In 1974, architect Bengt Warne designed the prototype for a Nature House in Sweden using a greenhouse to deal with the cold winters. Rather than converting an existing structure and moving inside it, he built a small summer house and then encased it in glass: called a Nature House (or “Naturhus” ). Inspired by these designs, a family has created a home near Stockholm integrated with the elements of Earth, water, air, and fire. The electricity bills have been cut in half, heated by an Eco-friendly wood-burning oven and a hot water masonry heater. The greenhouse also shelters Mediterranean-style gardens that couldn’t survive the Swedish seasons — figs, kiwi, peaches, wine grapes, etc.
Stockholm family wraps home in greenhouse to warm up weather
By Kirsten Dirksen, Published by Fair Companies
The average temperature in Stockholm in January is -3°C (27°F). For Marie Granmar and Charles Sacilotto it can be much warmer thanks to the greenhouse that blankets their home.
“For example at the end of January it can be -2°C outside and it can be 15 to 20°C upstairs,” explains Sacilotto. He was inspired to build a house-in-a-greenhouse through his relationship with architect Bengt Warne (1929-2006) who began designing the first Naturhus (Nature House – Sweden) in 1974.*
Originally Sacilotto looked for an empty lot to build an entirely new Naturhus, but he eventually settled on an old summer house on the Stockholm archipelago. Using Warne’s design, he covered the small summer home, plus an addition, in 4 millimeter glass. The footprint of the greenhouse is nearly double that of the home, leaving plenty of room for a wrap-around garden, and since inside the bubble it’s a Mediterranean climate, the couple now grow produce atypical for Sweden (e.g. figs, tomatoes, cucumbers).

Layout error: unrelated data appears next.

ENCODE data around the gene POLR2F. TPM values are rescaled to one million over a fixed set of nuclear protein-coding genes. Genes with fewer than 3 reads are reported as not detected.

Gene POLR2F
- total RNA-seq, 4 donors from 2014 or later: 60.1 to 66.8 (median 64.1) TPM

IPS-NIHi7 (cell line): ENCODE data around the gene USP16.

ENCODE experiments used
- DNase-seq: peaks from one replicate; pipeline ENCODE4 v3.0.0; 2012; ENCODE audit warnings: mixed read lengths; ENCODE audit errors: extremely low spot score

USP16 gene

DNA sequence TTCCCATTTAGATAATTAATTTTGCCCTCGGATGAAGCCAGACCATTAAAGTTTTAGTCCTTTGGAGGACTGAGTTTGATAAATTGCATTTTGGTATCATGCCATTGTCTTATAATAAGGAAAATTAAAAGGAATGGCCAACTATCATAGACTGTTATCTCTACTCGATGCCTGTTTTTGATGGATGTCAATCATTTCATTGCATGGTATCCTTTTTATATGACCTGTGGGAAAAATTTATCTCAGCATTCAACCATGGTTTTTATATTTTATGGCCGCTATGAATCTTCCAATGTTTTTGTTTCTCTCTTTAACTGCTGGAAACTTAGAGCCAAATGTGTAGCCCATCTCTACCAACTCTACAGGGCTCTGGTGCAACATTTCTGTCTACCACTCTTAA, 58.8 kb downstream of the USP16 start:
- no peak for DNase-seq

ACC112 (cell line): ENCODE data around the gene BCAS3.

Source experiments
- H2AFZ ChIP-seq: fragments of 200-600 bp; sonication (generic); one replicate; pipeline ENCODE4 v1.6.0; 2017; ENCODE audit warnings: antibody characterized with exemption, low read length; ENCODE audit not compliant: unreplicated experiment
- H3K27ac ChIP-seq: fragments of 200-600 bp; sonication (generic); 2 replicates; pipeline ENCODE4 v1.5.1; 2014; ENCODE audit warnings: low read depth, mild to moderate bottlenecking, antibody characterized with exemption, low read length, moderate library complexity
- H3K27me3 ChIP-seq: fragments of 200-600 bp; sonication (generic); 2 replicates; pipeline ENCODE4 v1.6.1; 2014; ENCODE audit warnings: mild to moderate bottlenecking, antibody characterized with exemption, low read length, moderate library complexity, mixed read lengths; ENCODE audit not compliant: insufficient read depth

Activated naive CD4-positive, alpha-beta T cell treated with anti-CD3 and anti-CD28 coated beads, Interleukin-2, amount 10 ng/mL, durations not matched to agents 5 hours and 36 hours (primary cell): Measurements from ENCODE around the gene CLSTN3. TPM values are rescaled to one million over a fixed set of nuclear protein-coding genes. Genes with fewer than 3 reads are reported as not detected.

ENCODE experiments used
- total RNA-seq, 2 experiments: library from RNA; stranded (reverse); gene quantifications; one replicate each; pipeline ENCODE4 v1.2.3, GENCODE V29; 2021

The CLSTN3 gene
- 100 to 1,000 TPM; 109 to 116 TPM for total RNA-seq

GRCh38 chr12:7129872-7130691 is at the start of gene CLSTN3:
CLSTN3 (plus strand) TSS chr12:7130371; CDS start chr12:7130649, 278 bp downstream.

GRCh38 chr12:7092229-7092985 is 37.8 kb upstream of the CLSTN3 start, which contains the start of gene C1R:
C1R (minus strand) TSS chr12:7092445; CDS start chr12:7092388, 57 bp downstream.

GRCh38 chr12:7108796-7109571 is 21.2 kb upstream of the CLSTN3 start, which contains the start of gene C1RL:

The favorite spot is the glass-covered roof deck. Since there’s no longer need for a roof, the couple removed it and now have a large space for sunbathing, reading or playing with their son on swings and bikes.
The greenhouse isn’t the only novel point to the Granmar-Sacilotto home. They are also completely independent from city sewage. Built by Sacilotto — an engineer by training — the sewage system begins with a urine-separating toilet and uses centrifuges, cisterns, grow beds, and garden ponds to filter the water and compost the remains.
As Sacilotto explains, “It’s not just to use the nature, the sun and the water, but…it’s all a philosophy of life, to live in another world, in fact.”
His mentor Warne described this other world as another dimension. “Living in a greenhouse gives architecture a fourth dimension, where time is represented by movements of naturally recycled endless flows of growth, sun, rain, wind and soil in plants, energy, air, water and earth. I call this NATUREHOUSING.”
* In the video, Granmar mentions architect Bengt Warne’s influence in the 1990s since this is the date he reached a larger audience with his book release.